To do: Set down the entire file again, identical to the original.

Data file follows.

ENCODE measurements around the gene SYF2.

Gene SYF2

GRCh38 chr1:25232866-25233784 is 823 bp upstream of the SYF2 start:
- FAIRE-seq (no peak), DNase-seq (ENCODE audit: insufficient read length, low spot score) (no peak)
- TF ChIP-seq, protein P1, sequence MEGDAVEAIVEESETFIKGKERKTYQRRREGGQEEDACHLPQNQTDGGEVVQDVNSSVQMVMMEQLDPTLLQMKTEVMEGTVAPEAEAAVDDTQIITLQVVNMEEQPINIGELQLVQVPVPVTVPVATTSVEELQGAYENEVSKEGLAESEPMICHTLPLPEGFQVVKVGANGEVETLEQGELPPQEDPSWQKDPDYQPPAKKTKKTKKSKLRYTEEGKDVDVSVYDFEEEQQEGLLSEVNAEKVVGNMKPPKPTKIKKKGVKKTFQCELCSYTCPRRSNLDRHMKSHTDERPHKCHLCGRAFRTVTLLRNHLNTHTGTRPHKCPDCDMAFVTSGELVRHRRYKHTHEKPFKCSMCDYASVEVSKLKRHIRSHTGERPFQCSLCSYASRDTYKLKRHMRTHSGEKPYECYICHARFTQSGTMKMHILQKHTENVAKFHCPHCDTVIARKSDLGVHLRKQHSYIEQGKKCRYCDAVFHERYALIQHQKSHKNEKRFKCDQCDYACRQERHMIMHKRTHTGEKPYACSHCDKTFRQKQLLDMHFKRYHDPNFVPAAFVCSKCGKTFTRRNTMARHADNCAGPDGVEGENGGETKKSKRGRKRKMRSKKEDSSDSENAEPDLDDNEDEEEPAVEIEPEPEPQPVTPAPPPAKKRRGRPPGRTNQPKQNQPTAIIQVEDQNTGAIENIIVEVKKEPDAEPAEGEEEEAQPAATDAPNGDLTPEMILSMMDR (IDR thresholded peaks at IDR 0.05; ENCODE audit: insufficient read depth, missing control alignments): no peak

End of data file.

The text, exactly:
ENCODE measurements around the gene SYF2.

Gene SYF2

GRCh38 chr1:25232866-25233784 is 823 bp upstream of the SYF2 start:
- FAIRE-seq (no peak), DNase-seq (ENCODE audit: insufficient read length, low spot score) (no peak)
- TF ChIP-seq, protein P1, sequence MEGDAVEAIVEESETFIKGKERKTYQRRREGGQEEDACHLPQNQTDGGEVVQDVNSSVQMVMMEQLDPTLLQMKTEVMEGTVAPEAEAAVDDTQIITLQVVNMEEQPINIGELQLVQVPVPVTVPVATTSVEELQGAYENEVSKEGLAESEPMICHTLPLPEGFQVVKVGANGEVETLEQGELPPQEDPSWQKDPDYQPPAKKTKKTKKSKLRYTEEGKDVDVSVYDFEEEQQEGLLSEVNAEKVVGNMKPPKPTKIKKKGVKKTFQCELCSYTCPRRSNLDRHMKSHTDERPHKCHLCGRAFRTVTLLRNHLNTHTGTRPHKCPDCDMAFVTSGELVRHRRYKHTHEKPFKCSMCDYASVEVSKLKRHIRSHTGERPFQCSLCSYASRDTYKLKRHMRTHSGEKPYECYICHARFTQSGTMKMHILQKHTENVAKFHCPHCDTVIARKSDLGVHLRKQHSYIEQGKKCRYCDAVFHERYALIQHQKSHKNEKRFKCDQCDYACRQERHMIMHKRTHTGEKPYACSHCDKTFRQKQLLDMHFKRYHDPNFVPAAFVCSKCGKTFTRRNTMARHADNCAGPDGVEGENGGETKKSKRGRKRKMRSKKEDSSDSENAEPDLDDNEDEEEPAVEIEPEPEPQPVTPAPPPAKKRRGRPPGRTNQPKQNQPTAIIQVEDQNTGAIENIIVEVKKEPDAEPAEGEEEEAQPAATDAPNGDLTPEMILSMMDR (IDR thresholded peaks at IDR 0.05; ENCODE audit: insufficient read depth, missing control alignments): no peak